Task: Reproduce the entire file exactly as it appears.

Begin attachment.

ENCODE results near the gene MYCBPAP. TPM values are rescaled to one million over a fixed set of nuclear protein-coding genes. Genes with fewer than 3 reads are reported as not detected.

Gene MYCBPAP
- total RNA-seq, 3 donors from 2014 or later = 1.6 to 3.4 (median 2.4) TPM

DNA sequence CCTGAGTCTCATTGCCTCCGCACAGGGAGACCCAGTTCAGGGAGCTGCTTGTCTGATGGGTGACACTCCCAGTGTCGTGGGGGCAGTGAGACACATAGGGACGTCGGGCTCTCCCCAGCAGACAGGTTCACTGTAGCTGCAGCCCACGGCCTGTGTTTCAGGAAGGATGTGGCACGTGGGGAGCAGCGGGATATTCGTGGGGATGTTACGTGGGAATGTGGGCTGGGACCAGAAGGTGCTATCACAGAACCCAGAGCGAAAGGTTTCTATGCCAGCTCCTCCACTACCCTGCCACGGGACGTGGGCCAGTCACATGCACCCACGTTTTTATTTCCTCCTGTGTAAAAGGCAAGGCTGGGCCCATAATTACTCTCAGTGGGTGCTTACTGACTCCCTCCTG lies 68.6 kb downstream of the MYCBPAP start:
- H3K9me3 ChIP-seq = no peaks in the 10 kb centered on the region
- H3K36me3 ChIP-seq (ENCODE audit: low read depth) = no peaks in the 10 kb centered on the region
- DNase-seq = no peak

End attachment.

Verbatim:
ENCODE results near the gene MYCBPAP. TPM values are rescaled to one million over a fixed set of nuclear protein-coding genes. Genes with fewer than 3 reads are reported as not detected.

Gene MYCBPAP
- total RNA-seq, 3 donors from 2014 or later = 1.6 to 3.4 (median 2.4) TPM

DNA sequence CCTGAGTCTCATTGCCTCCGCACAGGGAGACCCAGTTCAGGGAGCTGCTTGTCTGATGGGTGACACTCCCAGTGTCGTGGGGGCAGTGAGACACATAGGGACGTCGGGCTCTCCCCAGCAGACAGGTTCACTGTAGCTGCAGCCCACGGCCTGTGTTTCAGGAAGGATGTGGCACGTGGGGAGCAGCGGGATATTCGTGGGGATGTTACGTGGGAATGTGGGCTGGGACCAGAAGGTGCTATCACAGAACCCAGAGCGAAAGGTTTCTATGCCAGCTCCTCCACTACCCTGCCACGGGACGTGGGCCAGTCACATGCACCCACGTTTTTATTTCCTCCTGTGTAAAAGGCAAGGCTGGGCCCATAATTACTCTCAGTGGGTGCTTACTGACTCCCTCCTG lies 68.6 kb downstream of the MYCBPAP start:
- H3K9me3 ChIP-seq = no peaks in the 10 kb centered on the region
- H3K36me3 ChIP-seq (ENCODE audit: low read depth) = no peaks in the 10 kb centered on the region
- DNase-seq = no peak